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Enema Action: The Koch Family’s Nazi Nanny

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COMMENT: Jane May­er’s Dark Mon­ey [5] has received con­sid­er­able dis­cus­sion and media play over the last cou­ple of years. What has been over­looked is a detail about the upbring­ing of the young Koch boys.

Afi­ciona­dos of psy­cho-his­to­ry will find the Ger­man Nazi nan­ny hired by Fred Koch to mind and raise his young sons sub­stan­tial, as well as inter­est­ing.

With Fred Koch hav­ing net­worked with the Nazi spy William Rhodes Davis, we won­der if the nan­ny might have worked for Nazi intel­li­gence as well.

[6] [7]D [5]ark Mon­ey [5] by Jane May­er; Anchor Books [SC]; Copy­right 2016, 2017 by Jane May­er; ISBN: 978–0‑307–94970‑1; pp. 39–40. [5]

 . . . . he [Fred Koch] was enam­ored enough of the Ger­man way of life and think­ing that he employed a Ger­man gov­erness for his first two sons, Fred­die and Charles.  At the time, Fred­die was a small boy, and Charles was still in dia­pers. The nan­ny’s iron rule ter­ri­fied the lit­tle boys, accord­ing to a fam­i­ly acquain­tance. In addi­tion to being over­bear­ing, she was a fer­vent Nazi sym­pa­thiz­er, who fre­quent­ly tout­ed Hitler’s virtues. Dressed in a starched white uni­form and point­ed nurse’s hat, she arrived with a stash of grue­some Ger­man chil­dren’s books, includ­ing the Vic­to­ri­an clas­sic Der Struwwelpeter, that fea­tured sadis­tic con­se­quences for mis­be­hav­ior, rang­ing from cut­ting off of one child’s thumbs to burn­ing anoth­er to death. [That’ll learn ’em!—D.E.] The acquain­tance recalled that the nurse had a com­men­su­rate­ly harsh and dic­ta­to­r­i­al approach to child rear­ing. She enforced a rigid toi­let-train­ing reg­i­men requir­ing the boys to pro­duce morn­ing bow­el move­ments pre­cise­ly on sched­ule or be force-fed cas­tor oil and sub­ject­ed to ene­mas. [“Shitzkrieg?”—D.E.]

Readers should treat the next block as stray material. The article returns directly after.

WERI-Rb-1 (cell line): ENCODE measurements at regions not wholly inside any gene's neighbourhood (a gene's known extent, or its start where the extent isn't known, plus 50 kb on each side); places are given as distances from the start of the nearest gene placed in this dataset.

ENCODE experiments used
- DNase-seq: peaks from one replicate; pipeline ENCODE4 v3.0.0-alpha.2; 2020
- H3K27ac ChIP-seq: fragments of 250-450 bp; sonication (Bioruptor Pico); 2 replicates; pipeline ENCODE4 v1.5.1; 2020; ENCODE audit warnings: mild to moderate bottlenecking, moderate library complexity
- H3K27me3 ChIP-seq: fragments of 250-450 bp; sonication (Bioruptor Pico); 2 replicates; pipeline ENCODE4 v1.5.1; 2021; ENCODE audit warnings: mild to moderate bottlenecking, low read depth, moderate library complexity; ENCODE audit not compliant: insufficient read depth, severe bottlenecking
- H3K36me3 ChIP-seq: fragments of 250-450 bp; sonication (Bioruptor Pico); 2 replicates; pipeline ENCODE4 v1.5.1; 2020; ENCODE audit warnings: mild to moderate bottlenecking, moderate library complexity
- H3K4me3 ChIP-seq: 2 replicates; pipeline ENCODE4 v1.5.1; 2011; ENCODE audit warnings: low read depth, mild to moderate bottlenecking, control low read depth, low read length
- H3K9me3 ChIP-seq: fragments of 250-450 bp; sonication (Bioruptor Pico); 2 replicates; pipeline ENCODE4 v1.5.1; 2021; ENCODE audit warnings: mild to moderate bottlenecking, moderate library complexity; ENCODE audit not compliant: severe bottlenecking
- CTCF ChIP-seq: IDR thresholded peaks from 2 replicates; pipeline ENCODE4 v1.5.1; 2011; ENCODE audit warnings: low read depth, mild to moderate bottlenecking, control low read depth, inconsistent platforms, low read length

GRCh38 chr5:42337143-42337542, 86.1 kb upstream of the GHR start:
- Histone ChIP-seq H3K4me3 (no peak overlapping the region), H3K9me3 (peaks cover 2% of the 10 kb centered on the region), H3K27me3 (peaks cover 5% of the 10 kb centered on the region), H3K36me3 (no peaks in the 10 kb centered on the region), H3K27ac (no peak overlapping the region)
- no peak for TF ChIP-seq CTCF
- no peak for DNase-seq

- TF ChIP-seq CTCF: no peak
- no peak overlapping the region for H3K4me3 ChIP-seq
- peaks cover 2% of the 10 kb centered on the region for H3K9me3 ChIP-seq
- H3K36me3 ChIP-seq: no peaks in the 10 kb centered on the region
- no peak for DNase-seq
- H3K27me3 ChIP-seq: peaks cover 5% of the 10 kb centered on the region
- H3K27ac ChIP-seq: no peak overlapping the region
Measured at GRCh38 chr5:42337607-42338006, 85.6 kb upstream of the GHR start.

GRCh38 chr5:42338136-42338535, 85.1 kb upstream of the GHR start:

The despised gov­erness ruled the nurs­ery large­ly unchal­lenged for sev­er­al years. In 1938, the two boys were left for months while their par­ents toured Japan, Bur­ma, India, and the Philip­pines. Even when she was home, Mary Koch char­ac­ter­is­ti­cal­ly deferred to her hus­band, declin­ing to inter­vene. “My father was fair­ly tough with my moth­er,” Bill Koch lat­er told Van­i­ty Fair. “My moth­er was afraid of my father.” Mean­while, Fred Koch was often gone for months at a time, in Ger­many and else­where.

 It was­n’t until 1940, the year before the twins were born, when Fred­die was sev­en and Charles was five, that back in Wichi­ta the Ger­man gov­erness final­ly left the Koch fam­i­ly, appar­ent­ly at her own ini­tia­tive. Her rea­son for giv­ing notice was that she was so over­come with joy when Hitler invad­ed France she felt she had to go back to the father­land in order to join the Fuhrer in cel­e­bra­tion. What if any effect this ear­ly expe­ri­ence with author­i­ty had on Charles is impos­si­ble to know, but it’s inter­est­ing that his life­time pre­oc­cu­pa­tion would become cru­sad­ing against author­i­tar­i­an­ism while run­ning a busi­ness over which he exert­ed absolute con­trol. . . .